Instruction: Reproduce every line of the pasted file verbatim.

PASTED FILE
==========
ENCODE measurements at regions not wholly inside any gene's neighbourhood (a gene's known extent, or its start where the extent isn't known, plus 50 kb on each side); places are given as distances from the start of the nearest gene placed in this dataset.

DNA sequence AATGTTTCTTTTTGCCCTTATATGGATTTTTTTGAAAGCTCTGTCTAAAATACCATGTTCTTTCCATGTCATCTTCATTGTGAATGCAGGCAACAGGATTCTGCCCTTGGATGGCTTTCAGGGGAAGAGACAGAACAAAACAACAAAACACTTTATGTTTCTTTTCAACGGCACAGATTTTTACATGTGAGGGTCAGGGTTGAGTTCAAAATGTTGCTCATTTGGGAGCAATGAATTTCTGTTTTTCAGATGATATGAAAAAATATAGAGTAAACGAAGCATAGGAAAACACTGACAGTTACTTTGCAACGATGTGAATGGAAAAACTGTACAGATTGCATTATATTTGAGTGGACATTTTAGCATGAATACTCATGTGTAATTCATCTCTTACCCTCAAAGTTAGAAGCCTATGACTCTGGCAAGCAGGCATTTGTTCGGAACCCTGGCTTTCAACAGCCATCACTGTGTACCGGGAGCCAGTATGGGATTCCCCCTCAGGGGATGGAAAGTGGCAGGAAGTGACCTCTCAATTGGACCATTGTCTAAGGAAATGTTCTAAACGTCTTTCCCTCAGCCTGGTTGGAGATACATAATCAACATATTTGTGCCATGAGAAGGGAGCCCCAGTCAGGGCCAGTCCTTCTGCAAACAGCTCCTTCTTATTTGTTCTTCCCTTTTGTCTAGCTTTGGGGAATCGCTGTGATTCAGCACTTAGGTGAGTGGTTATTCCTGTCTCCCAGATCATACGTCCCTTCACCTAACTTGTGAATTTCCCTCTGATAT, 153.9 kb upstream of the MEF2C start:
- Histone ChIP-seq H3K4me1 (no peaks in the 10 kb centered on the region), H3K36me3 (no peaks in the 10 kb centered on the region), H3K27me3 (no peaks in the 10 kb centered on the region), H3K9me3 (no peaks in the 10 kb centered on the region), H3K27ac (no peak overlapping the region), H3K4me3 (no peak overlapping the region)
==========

ENCODE measurements at regions not wholly inside any gene's neighbourhood (a gene's known extent, or its start where the extent isn't known, plus 50 kb on each side); places are given as distances from the start of the nearest gene placed in this dataset.

DNA sequence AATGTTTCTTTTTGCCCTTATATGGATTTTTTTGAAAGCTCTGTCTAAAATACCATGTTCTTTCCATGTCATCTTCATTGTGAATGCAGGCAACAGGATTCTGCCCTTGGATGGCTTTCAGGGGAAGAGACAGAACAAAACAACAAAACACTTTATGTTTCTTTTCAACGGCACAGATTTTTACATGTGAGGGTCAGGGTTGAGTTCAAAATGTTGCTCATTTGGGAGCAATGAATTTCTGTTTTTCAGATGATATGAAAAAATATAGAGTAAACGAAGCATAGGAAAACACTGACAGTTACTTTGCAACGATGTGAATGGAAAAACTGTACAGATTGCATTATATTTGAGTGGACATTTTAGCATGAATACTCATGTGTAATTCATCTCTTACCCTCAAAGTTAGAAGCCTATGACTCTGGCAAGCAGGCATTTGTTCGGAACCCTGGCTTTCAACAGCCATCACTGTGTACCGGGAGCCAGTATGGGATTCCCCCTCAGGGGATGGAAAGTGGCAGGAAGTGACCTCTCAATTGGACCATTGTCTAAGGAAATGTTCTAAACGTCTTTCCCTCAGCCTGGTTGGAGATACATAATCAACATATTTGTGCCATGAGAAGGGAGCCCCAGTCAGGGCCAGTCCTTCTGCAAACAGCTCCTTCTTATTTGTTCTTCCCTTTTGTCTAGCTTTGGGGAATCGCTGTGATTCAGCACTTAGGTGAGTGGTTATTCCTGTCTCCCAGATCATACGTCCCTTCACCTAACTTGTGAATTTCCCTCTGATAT, 153.9 kb upstream of the MEF2C start:
- Histone ChIP-seq H3K4me1 (no peaks in the 10 kb centered on the region), H3K36me3 (no peaks in the 10 kb centered on the region), H3K27me3 (no peaks in the 10 kb centered on the region), H3K9me3 (no peaks in the 10 kb centered on the region), H3K27ac (no peak overlapping the region), H3K4me3 (no peak overlapping the region)